Tool aimed at helping ships avoid collisions with blue whales
Researchers from NOAA Fisheries, Oregon State University and the University of Maryland have teamed up to make the waters off America's West Coast safer for blue whales, by posting online maps every month showing blue whale hotspots to alert ships to areas where there may be an increased risk of encountering the whales.
The maps were developed by combining the tracking data of tagged whales with satellite observations of ocean conditions.
A paper in a recent edition of Journal of Applied Ecology describes the development of the programme – called WhaleWatch - and the methodology behind it. L
ead author Elliott Hazen, a research ecologist at NOAA Fisheries Southwest Fisheries Science Center said, “We're using the many years of tag data to let the whales tell us where they go, and under what conditions. If we know what drives their hotspots, we can more clearly assess different management options to reduce risk to the whales,”
Describing WhaleWatch as an innovative combination of satellite technology and computer modelling, co-author Helen Bailey, the WhaleWatch project leader at the University of Maryland Center for Environmental Science, said that “this is the first time that we've been able to predict whale densities on a year-round basis in near-real time. We hope it's going to protect the whales by helping inform the shipping industry." In addition, she hopes that the programme can be extended to other whale species.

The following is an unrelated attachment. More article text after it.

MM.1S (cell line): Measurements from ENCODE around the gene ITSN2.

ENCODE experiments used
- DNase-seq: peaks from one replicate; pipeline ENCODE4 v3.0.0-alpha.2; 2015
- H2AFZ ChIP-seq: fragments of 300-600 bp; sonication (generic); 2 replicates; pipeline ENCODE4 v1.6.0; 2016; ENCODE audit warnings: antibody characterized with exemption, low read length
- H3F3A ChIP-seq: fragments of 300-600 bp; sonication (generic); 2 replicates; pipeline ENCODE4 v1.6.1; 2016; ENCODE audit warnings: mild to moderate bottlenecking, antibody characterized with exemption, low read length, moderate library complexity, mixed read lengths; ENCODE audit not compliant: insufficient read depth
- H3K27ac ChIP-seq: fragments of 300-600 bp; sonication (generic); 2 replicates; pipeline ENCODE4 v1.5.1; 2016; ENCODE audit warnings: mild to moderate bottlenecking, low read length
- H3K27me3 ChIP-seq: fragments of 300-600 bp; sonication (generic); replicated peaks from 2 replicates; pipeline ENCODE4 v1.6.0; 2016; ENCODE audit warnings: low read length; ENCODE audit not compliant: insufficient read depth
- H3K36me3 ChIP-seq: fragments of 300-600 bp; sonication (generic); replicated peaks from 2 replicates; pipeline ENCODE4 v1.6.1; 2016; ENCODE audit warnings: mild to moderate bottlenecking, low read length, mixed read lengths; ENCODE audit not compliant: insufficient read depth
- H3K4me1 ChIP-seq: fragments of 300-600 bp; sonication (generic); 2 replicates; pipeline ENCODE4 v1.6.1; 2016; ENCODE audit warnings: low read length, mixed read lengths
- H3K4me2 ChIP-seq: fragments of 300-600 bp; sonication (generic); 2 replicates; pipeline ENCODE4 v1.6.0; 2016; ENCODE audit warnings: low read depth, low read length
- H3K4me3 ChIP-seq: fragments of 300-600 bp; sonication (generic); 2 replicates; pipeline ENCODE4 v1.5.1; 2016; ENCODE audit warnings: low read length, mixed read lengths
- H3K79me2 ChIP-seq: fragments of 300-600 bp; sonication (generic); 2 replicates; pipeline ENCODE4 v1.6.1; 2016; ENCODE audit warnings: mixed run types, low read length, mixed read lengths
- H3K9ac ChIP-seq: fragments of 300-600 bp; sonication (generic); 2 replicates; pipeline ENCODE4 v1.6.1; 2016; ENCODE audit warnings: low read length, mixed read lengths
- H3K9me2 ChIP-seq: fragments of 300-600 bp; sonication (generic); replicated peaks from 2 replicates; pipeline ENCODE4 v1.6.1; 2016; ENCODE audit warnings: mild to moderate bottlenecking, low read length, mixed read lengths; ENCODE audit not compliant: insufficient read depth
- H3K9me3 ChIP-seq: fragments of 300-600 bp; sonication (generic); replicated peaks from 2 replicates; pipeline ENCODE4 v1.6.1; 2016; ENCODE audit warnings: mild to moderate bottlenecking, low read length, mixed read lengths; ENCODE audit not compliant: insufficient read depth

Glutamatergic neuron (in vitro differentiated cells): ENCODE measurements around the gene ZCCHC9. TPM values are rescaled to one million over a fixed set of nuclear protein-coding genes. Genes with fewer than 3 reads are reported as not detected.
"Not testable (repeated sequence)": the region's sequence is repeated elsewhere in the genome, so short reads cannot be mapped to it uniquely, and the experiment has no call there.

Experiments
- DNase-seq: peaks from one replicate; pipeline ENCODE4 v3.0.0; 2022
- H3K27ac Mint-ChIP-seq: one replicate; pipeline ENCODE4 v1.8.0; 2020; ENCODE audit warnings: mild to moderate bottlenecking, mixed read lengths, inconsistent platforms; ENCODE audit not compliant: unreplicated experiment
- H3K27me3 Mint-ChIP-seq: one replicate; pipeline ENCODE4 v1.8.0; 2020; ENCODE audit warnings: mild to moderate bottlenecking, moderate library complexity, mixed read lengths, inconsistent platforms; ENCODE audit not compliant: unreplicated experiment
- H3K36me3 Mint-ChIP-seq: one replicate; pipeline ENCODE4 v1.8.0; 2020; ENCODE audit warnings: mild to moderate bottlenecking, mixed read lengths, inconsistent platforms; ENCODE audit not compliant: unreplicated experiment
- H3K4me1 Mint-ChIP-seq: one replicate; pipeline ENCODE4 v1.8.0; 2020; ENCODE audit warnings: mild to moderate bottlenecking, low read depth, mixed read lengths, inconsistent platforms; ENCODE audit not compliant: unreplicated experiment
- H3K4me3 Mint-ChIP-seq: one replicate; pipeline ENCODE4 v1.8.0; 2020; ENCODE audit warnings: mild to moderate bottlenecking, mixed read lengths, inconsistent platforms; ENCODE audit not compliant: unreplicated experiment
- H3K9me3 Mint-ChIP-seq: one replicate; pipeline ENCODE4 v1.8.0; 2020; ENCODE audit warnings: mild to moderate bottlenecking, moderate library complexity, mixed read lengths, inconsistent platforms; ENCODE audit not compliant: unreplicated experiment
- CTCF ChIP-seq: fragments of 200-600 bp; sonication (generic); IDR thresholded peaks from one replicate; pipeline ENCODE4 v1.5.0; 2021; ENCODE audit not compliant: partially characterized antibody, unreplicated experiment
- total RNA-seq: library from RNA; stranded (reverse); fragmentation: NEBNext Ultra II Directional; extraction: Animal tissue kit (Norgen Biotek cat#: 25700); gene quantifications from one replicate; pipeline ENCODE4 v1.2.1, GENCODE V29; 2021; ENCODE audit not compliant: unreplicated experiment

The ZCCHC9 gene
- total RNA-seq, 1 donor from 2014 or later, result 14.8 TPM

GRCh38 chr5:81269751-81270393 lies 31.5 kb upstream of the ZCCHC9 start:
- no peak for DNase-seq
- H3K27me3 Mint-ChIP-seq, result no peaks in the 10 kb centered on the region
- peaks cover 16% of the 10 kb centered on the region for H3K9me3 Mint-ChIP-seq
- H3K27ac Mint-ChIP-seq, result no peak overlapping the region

Oregon State University's Bruce Mate and his team were the ones responsible for the tracking data of more than 100 blue whales from 1994 to 2008, which now forms the backbone of WhaleWatch. He said, “These aren't guesstimates of how whales may respond to certain conditions, but actual data on how they did respond, which improves the accuracy of the predictions."
Earlier research has found that shipping lanes to and from Los Angeles and San Francisco overlap with major blue whale foraging hotspots, putting the whales at risk of fatal ship strikes. In fact, studies have shown that ships off the West Coast strike an average of two blue whales every year, although some ship strikes probably go unnoticed.
"No ship captain or shipping company wants to strike a whale," said Kip Louttit, executive director of the Marine Exchange of Southern California, which tracks ship traffic into and out of Southern California ports. "If we can provide good scientific information about the areas that should be avoided, areas the whales are using, I think the industry is going to take that very seriously and put it to use."